Refereed journal article or data article (A1)

Does TMS on V3 block conscious visual perception?

List of Authors: Niina Salminen-Vaparanta, Mika Koivisto, Victor Vorobyev, Kati Alakurtti, Antti Revonsuo

Publisher: Elsevier Ltd

Publication year: 2019

Journal: Neuropsychologia

Journal name in source: Neuropsychologia

Volume number: 128

Issue number: May

eISSN: 1873-3514



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Primary visual cortex (V1) and extrastriate
V2 are necessary for the emergence of visual consciousness, but the
effects of involvement of extrastriate V3 on visual consciousness is
unclear. The objective of this study was to examine the causal role of
V3 in visual consciousness in humans. We combined neuronavigated
transcranial magnetic stimulation (TMS) with a computational model of
the TMS-induced electric field to test whether or not the intact
processing of visual input in V3, like in V1 and V2, is necessary for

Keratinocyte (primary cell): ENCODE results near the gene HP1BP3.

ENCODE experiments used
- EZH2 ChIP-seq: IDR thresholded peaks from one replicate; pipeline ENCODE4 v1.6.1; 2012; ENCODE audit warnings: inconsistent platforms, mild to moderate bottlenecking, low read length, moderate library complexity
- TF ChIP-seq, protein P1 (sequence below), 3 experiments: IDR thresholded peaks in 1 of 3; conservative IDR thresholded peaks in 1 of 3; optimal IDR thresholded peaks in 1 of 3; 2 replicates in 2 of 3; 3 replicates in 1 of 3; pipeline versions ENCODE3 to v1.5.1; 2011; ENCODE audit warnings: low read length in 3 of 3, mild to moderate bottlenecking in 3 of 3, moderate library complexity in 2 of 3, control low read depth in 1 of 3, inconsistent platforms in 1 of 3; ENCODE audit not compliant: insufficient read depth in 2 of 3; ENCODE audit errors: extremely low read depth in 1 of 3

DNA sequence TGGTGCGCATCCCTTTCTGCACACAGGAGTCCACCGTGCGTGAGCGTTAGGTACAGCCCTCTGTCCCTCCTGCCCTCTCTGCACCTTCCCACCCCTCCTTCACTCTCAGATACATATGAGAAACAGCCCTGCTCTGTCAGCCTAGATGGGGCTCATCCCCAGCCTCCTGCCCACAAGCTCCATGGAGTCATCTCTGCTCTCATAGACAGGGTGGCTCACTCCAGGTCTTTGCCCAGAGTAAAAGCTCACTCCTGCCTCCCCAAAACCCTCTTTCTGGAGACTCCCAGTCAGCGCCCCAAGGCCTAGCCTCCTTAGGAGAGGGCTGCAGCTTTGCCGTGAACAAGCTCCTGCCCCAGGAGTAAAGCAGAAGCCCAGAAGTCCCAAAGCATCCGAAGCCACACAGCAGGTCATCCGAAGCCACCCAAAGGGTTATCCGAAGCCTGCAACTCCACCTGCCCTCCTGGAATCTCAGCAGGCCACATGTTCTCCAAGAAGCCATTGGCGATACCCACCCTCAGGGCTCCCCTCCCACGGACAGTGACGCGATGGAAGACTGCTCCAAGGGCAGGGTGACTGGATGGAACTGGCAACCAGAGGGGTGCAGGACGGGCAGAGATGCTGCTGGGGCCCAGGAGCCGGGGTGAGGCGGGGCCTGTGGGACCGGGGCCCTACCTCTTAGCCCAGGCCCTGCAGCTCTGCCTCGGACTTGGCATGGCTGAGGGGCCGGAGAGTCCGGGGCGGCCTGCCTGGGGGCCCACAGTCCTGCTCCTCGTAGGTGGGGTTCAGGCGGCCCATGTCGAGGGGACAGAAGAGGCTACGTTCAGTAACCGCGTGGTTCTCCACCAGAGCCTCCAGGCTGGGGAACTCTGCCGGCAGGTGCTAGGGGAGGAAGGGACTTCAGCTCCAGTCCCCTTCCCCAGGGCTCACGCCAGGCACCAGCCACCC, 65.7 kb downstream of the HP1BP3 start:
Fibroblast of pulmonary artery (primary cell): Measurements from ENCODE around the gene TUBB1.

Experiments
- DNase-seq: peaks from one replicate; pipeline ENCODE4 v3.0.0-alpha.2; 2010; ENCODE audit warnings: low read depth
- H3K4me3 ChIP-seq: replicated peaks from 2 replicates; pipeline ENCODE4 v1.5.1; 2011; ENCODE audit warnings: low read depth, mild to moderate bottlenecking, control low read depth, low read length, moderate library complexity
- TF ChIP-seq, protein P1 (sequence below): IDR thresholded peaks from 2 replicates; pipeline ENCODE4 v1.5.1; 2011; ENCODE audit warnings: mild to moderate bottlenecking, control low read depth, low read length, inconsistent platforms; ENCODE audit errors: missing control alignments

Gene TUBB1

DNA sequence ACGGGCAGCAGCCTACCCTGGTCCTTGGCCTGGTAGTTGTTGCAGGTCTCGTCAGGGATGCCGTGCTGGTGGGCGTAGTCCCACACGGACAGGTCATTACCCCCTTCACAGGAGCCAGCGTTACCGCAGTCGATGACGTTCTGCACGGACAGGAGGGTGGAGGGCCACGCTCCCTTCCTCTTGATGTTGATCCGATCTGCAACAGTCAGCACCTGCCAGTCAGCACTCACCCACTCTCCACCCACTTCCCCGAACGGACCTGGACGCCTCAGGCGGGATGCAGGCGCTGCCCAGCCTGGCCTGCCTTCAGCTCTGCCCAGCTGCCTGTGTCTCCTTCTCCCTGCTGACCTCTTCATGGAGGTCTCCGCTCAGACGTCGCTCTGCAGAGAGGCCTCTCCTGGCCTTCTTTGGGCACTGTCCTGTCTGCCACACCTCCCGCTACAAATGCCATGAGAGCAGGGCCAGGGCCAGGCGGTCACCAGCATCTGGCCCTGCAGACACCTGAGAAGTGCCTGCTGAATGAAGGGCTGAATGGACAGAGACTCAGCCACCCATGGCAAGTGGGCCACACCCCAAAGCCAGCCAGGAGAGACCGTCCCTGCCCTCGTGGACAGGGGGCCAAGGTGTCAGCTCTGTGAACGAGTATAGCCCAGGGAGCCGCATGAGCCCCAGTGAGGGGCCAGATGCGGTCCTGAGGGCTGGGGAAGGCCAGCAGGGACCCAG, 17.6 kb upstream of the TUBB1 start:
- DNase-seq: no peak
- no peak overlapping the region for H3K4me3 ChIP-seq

conscious visual perception.
We targeted the stimulation both to V2 and to V3. If TMS of V3 blocks
conscious visual perception of stimuli, then activation in V3 is a
causally necessary prerequisite for conscious perception of stimuli.
According to the alternative hypothesis, TMS of V3 will not block the
conscious visual perception of stimuli, because the pathways from V1 to
the higher cortical areas that go around V3 provide sufficient visual
input for the emergence of conscious visual perception. The results
showed that TMS interfered with conscious perception of features,
detection of stimulus presence and the ability to discriminate the
letter stimuli both when TMS was targeted either to V3 or to V2. For the
conscious detection of stimulus presence, the effect was significantly
stronger when V2 was stimulated than when V3 was stimulated. The results
of the present study suggest that in addition to the primary visual
cortex and V2, also V3 causally contributes to the generation of the
most basic form of visual consciousness. Importantly, the results also
indicate that V3 is necessary for visual perception in general, not only
for visual consciousness.

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Last updated on 2022-07-04 at 16:45